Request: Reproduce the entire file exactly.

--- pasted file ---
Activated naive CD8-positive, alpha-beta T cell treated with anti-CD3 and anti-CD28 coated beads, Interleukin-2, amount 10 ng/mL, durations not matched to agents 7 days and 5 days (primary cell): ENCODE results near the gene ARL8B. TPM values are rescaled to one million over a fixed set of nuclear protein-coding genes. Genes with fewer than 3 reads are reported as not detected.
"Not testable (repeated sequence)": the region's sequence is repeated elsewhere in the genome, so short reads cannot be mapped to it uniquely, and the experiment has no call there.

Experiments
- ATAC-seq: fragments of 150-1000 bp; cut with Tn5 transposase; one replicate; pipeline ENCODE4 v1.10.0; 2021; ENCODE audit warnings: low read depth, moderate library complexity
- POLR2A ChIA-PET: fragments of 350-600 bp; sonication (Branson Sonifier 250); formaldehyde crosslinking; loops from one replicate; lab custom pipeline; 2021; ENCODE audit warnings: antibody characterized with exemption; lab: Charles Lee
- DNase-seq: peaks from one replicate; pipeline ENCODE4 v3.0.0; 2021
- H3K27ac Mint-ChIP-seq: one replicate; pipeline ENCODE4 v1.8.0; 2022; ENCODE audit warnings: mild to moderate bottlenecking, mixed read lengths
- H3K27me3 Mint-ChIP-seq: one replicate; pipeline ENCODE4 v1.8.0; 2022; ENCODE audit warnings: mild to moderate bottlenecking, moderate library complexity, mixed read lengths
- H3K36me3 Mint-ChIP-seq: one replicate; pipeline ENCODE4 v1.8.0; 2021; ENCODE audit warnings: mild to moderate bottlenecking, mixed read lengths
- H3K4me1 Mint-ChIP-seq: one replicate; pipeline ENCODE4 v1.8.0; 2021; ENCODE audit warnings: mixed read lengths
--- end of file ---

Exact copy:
Activated naive CD8-positive, alpha-beta T cell treated with anti-CD3 and anti-CD28 coated beads, Interleukin-2, amount 10 ng/mL, durations not matched to agents 7 days and 5 days (primary cell): ENCODE results near the gene ARL8B. TPM values are rescaled to one million over a fixed set of nuclear protein-coding genes. Genes with fewer than 3 reads are reported as not detected.
"Not testable (repeated sequence)": the region's sequence is repeated elsewhere in the genome, so short reads cannot be mapped to it uniquely, and the experiment has no call there.

Experiments
- ATAC-seq: fragments of 150-1000 bp; cut with Tn5 transposase; one replicate; pipeline ENCODE4 v1.10.0; 2021; ENCODE audit warnings: low read depth, moderate library complexity
- POLR2A ChIA-PET: fragments of 350-600 bp; sonication (Branson Sonifier 250); formaldehyde crosslinking; loops from one replicate; lab custom pipeline; 2021; ENCODE audit warnings: antibody characterized with exemption; lab: Charles Lee
- DNase-seq: peaks from one replicate; pipeline ENCODE4 v3.0.0; 2021
- H3K27ac Mint-ChIP-seq: one replicate; pipeline ENCODE4 v1.8.0; 2022; ENCODE audit warnings: mild to moderate bottlenecking, mixed read lengths
- H3K27me3 Mint-ChIP-seq: one replicate; pipeline ENCODE4 v1.8.0; 2022; ENCODE audit warnings: mild to moderate bottlenecking, moderate library complexity, mixed read lengths
- H3K36me3 Mint-ChIP-seq: one replicate; pipeline ENCODE4 v1.8.0; 2021; ENCODE audit warnings: mild to moderate bottlenecking, mixed read lengths
- H3K4me1 Mint-ChIP-seq: one replicate; pipeline ENCODE4 v1.8.0; 2021; ENCODE audit warnings: mixed read lengths